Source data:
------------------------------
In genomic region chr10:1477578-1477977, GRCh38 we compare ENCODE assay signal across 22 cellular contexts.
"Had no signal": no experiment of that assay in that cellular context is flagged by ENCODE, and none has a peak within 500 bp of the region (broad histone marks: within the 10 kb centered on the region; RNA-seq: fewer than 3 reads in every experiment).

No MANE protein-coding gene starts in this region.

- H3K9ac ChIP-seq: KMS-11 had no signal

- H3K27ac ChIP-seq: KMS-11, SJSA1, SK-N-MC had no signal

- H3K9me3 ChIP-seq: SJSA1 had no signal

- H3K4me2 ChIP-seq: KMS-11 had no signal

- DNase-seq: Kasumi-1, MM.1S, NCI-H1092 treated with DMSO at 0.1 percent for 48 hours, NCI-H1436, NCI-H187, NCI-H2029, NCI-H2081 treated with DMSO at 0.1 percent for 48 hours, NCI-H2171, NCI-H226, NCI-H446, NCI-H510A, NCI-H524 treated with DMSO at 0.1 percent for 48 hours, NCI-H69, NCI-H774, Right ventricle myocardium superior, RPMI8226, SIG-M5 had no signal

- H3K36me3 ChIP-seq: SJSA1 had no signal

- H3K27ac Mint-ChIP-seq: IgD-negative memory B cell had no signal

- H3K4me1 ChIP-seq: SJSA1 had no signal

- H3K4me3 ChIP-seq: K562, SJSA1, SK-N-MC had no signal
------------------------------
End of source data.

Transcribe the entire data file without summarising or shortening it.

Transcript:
In genomic region chr10:1477578-1477977, GRCh38 we compare ENCODE assay signal across 22 cellular contexts.
"Had no signal": no experiment of that assay in that cellular context is flagged by ENCODE, and none has a peak within 500 bp of the region (broad histone marks: within the 10 kb centered on the region; RNA-seq: fewer than 3 reads in every experiment).

No MANE protein-coding gene starts in this region.

- H3K9ac ChIP-seq: KMS-11 had no signal

- H3K27ac ChIP-seq: KMS-11, SJSA1, SK-N-MC had no signal

- H3K9me3 ChIP-seq: SJSA1 had no signal

- H3K4me2 ChIP-seq: KMS-11 had no signal

- DNase-seq: Kasumi-1, MM.1S, NCI-H1092 treated with DMSO at 0.1 percent for 48 hours, NCI-H1436, NCI-H187, NCI-H2029, NCI-H2081 treated with DMSO at 0.1 percent for 48 hours, NCI-H2171, NCI-H226, NCI-H446, NCI-H510A, NCI-H524 treated with DMSO at 0.1 percent for 48 hours, NCI-H69, NCI-H774, Right ventricle myocardium superior, RPMI8226, SIG-M5 had no signal

- H3K36me3 ChIP-seq: SJSA1 had no signal

- H3K27ac Mint-ChIP-seq: IgD-negative memory B cell had no signal

- H3K4me1 ChIP-seq: SJSA1 had no signal

- H3K4me3 ChIP-seq: K562, SJSA1, SK-N-MC had no signal